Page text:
Now for two at once

Now it is time to do some multi-tasking!  First wire up another LED as in the diagram below.

Then we'll create another state machine for a second LED that flashes at completely different rates.  Using two separate state machines allows us to blink the two LEDs completely independent of one another.  Something that would be surprisingly complicated to do using delays alone.

// These variables store the flash pattern
// and the current state of the LED

int ledPin1 =  12;      // the number of the LED pin
int ledState1 = LOW;             // ledState used to set the LED
unsigned long previousMillis1 = 0;        // will store last time LED was updated
long OnTime1 = 250;           // milliseconds of on-time
long OffTime1 = 750;          // milliseconds of off-time

int ledPin2 =  13;      // the number of the LED pin
int ledState2 = LOW;             // ledState used to set the LED
unsigned long previousMillis2 = 0;        // will store last time LED was updated
long OnTime2 = 330;           // milliseconds of on-time
long OffTime2 = 400;          // milliseconds of off-time

void setup() 
{
  // set the digital pin as output:
  pinMode(ledPin1, OUTPUT);      
  pinMode(ledPin2, OUTPUT);      
}

void loop()
{
  // check to see if it's time to change the state of the LED
  unsigned long currentMillis = millis();
 
  if((ledState1 == HIGH) && (currentMillis - previousMillis1 >= OnTime1))
  {
    ledState1 = LOW;  // Turn it off
    previousMillis1 = currentMillis;  // Remember the time
    digitalWrite(ledPin1, ledState1);  // Update the actual LED
  }
  else if ((ledState1 == LOW) && (currentMillis - previousMillis1 >= OffTime1))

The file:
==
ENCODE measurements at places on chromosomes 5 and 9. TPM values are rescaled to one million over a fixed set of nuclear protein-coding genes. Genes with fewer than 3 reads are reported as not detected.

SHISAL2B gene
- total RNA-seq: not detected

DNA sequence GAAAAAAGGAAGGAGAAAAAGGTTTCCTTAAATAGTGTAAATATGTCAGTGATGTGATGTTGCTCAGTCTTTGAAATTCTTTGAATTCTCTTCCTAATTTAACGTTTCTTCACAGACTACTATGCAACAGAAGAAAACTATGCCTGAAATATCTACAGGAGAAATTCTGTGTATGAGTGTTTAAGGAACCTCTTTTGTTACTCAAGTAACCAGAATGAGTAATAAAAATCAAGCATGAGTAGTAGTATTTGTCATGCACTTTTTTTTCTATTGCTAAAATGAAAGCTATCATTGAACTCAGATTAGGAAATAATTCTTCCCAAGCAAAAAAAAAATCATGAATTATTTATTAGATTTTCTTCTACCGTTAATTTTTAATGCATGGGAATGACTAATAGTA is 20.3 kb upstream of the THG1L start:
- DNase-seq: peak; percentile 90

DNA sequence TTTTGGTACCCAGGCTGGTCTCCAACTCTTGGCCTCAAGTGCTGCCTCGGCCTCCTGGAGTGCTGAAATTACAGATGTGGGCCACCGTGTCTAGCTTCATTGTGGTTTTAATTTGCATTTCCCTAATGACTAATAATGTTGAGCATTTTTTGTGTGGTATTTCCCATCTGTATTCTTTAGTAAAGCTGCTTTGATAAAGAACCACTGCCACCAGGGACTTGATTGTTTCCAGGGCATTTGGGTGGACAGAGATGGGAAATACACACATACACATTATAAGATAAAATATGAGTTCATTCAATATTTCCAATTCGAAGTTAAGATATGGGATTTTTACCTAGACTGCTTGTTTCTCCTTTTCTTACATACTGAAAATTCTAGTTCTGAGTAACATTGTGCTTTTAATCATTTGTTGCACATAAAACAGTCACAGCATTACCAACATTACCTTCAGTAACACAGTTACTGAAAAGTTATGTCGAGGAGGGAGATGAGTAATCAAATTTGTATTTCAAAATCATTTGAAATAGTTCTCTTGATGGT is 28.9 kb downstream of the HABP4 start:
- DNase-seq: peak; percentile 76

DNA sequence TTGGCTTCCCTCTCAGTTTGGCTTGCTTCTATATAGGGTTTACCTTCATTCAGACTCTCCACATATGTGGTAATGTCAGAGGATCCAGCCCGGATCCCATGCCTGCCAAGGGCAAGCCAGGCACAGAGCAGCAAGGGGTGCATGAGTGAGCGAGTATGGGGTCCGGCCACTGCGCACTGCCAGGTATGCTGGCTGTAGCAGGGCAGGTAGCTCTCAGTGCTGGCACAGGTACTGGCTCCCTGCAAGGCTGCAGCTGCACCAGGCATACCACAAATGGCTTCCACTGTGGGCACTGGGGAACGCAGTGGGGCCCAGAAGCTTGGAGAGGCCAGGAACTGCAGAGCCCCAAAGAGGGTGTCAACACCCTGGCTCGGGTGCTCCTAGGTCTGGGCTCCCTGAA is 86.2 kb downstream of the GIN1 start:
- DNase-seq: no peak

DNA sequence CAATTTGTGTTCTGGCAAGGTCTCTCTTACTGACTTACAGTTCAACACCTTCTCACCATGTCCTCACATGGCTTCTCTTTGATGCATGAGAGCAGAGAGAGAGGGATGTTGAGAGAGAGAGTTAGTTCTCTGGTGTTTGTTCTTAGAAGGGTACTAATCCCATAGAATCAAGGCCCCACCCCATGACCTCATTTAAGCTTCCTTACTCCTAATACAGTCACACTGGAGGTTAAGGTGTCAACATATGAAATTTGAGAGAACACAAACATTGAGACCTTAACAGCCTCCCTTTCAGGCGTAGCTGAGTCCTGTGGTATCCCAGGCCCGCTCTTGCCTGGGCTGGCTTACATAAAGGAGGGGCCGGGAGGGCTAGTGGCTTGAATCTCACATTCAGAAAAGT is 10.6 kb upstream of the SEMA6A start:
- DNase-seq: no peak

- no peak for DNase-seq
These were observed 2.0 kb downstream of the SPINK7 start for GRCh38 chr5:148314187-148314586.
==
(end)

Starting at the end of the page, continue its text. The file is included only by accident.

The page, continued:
{
    ledState1 = HIGH;  // turn it on
    previousMillis1 = currentMillis;   // Remember the time
    digitalWrite(ledPin1, ledState1);	  // Update the actual LED
  }
  
  if((ledState2 == HIGH) && (currentMillis - previousMillis2 >= OnTime2))
  {
    ledState2 = LOW;  // Turn it off
    previousMillis2 = currentMillis;  // Remember the time
    digitalWrite(ledPin2, ledState2);  // Update the actual LED
  }
  else if ((ledState2 == LOW) && (currentMillis - previousMillis2 >= OffTime2))
  {
    ledState2 = HIGH;  // turn it on
    previousMillis2 = currentMillis;   // Remember the time
    digitalWrite(ledPin2, ledState2);	  // Update the actual LED
  }
}

Thank you sir!  May I have another?

You can add more state machines until you run out of memory or GPIO pins.  Each state machine can have its own flash rate.  As an exercise, edit the code above to add a third state machine.

  • First duplicate all of the state variables and code from one state machine.  
  • Then re-name all the variables to avoid conflicts with the first machine.  

It's not very difficult to do.  But it seems rather wasteful writing the same code over and over again.  There must be a more efficient way to do this!

There are better ways to manage this complexity.  There are programming techniques that are both simpler and more efficient.  In the next page, we'll introduce some of the more advanced features of the Arduino programming language.

Last updated on 2015-05-04 at 04.27.27 PM Published on 2014-11-03 at 01.41.03 PM